What is an expert?
Whose advice should you heed and put into practice?
This is going to be a more personal blog entry with some observations I’ve made and some of my training weaknesses exposed for the benefit of myself and everyone else.
An anecdote before the analysis:
My Army unit required combatives training to occur during PT hours regularly. As a skinny guy, I had the upper-hand every day we had to run and once I got my legs built up I was humping less body weight than everyone else during road marches or on missions which was good news for me and my joints. That meant I was perennially a “PT Stud” and therefore in good standing given no vehicular, midget, and/or alcohol and drug related offenses. Up until combatives days. Then I get manipulated and embarrassed by guys who outweighed me by 40+ lbs. We all were introduced to grappling as privates and taught the basics, guard, mount, couple arm bars and chokes then it was up to us to seek further training and to receive it at our units or schools. I was warned to cool my jets if I thought going to the bar and running my mouth was now a green light because I knew what a rear-naked choke was. They said that I had learned enough to get my ass kicked. True story.
I have spent a lot of time rolling, short of breath, straining my muscles, trying to stay calm and planning how to manipulate someone else and end the bout. I don’t know for sure how much time, but if I had to try and quantify it I’d guess around 800 hours between Army training and a short stint with Brazilian Jiu Jitsu (BJJ). This certainly puts me ahead of many but pathetically short of calling myself any sort of fighter or “expert” on the ground. To put it into perspective, the current UFC Heavyweight champ, Cain Velasquez (a monster from my hometown) trains 6 hours per day and logs as many hours as I have total in the train ups before each one of his fights.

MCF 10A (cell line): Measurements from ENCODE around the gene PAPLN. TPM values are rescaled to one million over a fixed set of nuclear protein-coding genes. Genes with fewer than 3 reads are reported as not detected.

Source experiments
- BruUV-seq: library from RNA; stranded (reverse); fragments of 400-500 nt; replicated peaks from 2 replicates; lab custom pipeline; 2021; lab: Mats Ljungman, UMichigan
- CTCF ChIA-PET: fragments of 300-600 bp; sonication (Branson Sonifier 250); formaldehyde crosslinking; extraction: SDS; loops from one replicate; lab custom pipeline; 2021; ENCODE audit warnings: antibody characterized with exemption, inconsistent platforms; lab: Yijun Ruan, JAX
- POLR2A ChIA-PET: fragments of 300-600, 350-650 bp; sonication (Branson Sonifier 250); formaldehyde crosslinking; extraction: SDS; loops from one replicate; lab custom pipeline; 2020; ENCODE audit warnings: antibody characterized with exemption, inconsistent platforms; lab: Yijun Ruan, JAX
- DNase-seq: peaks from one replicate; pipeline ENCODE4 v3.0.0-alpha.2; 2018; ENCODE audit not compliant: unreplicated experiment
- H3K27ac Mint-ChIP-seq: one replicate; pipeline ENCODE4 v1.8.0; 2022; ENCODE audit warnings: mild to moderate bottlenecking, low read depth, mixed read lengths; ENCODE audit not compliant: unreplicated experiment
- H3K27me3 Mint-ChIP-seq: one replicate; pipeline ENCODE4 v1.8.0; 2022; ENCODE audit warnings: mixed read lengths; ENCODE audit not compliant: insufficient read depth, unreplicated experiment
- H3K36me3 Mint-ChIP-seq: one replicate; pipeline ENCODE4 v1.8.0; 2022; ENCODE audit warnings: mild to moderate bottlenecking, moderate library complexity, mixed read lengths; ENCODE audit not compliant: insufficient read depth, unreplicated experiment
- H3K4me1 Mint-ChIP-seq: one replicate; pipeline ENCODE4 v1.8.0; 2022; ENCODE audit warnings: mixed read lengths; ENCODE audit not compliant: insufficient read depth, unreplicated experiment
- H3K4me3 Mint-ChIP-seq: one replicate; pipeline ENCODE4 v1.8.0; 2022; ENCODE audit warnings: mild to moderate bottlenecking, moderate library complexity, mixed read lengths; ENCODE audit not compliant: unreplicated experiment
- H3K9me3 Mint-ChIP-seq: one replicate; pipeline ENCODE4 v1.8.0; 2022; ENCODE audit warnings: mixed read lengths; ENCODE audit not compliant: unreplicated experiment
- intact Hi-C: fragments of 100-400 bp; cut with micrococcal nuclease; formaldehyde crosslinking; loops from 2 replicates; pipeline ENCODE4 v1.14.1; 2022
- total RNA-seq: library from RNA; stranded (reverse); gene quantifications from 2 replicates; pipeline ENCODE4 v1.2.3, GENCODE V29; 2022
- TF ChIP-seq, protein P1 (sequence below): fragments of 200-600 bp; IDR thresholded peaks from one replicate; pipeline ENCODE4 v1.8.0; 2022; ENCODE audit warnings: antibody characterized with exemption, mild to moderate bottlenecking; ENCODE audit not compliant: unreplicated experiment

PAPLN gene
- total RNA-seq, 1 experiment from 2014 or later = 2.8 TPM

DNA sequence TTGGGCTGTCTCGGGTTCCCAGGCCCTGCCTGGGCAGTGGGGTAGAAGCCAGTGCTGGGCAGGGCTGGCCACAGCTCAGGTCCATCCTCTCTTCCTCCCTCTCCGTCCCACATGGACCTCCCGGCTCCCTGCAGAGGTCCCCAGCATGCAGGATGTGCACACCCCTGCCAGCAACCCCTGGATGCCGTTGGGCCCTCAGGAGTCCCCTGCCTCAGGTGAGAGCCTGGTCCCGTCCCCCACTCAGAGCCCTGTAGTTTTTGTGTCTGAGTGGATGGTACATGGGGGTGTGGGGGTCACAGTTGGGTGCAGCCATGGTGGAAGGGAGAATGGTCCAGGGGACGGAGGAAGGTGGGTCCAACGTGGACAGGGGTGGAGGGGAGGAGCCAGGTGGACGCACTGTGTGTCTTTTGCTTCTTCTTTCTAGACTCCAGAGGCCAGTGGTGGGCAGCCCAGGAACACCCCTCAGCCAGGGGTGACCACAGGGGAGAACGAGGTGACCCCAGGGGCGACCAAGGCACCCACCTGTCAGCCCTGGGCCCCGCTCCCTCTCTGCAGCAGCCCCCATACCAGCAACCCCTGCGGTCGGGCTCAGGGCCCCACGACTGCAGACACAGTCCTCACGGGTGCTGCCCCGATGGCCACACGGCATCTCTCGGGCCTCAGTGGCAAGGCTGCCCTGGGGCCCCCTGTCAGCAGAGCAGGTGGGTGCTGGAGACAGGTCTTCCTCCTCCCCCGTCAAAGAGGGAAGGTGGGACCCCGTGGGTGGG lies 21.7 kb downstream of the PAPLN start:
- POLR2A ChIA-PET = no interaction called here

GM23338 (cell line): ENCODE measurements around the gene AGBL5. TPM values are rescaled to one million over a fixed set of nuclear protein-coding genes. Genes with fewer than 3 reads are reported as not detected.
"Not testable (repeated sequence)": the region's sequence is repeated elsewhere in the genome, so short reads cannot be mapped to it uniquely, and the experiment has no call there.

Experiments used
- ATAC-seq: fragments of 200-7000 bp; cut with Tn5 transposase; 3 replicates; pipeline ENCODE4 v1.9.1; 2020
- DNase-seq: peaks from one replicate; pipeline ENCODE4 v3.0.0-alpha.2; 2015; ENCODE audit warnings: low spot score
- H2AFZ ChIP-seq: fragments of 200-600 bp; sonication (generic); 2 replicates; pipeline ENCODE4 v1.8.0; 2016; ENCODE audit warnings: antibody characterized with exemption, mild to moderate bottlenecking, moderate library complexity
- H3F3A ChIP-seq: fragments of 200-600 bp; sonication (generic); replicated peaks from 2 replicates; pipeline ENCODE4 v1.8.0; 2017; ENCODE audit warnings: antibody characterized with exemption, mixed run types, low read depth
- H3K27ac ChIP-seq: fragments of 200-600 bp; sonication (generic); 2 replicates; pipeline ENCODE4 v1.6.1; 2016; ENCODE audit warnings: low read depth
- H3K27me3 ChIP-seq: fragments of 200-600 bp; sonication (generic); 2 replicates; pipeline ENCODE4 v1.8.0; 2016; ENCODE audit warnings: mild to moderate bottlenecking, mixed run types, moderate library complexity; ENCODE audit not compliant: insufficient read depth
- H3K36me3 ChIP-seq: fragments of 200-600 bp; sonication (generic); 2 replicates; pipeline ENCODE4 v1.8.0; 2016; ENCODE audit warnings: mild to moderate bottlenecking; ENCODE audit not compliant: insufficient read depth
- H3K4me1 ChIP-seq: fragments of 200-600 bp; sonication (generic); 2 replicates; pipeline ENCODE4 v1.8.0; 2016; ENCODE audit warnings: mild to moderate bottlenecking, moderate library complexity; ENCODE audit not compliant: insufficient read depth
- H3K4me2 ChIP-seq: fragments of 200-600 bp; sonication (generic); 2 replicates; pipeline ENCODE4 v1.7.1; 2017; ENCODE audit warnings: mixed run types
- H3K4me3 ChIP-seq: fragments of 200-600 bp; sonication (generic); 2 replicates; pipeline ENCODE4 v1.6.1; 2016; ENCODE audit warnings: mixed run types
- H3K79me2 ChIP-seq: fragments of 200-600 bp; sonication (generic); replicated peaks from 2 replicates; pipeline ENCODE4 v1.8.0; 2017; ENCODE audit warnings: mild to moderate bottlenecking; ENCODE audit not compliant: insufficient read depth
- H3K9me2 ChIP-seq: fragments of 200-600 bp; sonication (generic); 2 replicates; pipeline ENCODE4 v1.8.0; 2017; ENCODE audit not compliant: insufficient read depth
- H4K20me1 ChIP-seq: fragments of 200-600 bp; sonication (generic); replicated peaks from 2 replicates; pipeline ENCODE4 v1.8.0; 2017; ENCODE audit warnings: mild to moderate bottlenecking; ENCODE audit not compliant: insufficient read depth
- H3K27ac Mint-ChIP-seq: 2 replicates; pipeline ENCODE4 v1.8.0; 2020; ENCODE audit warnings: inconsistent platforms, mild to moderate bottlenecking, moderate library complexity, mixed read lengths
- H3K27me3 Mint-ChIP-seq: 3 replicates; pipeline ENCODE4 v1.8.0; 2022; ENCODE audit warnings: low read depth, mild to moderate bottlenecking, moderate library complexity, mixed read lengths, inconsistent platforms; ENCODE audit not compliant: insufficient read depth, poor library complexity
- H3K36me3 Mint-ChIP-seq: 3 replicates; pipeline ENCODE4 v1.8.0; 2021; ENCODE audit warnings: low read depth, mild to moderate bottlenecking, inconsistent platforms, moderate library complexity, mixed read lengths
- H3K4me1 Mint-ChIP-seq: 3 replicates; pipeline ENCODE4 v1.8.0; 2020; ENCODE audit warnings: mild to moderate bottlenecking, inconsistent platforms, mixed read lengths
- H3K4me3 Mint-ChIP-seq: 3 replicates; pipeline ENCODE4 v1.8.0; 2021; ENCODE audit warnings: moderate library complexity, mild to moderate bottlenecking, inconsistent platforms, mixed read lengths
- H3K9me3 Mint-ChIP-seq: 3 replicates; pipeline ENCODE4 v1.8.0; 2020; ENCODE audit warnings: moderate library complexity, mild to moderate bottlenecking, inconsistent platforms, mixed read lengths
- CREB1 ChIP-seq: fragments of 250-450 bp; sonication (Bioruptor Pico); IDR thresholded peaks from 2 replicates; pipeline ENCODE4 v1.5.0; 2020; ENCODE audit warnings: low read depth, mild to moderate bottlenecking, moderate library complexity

When you knock out this guy with style it’s safe to call yourself an expert:
It is far more likely that Brock Lesnar would eat me post-workout than me knocking him out sans a very heavy blunt object and him not seeing it coming.
Sidenote: Who tussles with guys named Brock? Not a good life decision, I guess unless your name is Cain, or maybe something like Percy.. Highschool sucks for Percys.
Anecdote complete and here is how I’ll build my bridge to the subject of becoming an expert. Have you read stuff by Malcolm Gladwell? You should. In his work he’ll hit you with some anecdotes and masterfully tie them in with points he is trying to make and often do it in layers so you’ll be realizing things hours after you stopped reading. He has some ideas that make me want to give him a brick à la my combating Brocks technique. BUT he is a very talented writer and he has made some very interesting observations. He wrote a piece about becoming a master at something based on research by Anders Ericson, and he put it in his book, “Outliers.”
The immediately applicable part begins on page 35. It quantifies what it takes to become an expert, and the number is 10,000 hours. More than ten times the effort I put into being able to defend myself with my body on the street or in combat. He goes into the details of various prodigies and professionals that have reached the pinnacle of their fields including; Mozart, Bill Gates, Bill Joy, The Beatles, Bobby Fischer, and various sports teams. Cain puts in half of that quota in a year. Most professional fighters are training 40 hours a week as it is their full-time job, reaching 10k at the five year mark which makes sense when we look at the evidence and their success.
The average fighting age in the UFC is 29.5 years old with a range of 20 to 46 (Randy Couture retired in 2011 but still).
So how about shooting? Who are the champions?
ISSF’s World Rankings List of Top Shooters (men, various categories) has an average age of 33. My assumption is they’ve been shooting for a long time though it may be untrue, the pattern holds up.
Best Sniper Competition results listed here @ ar15.com :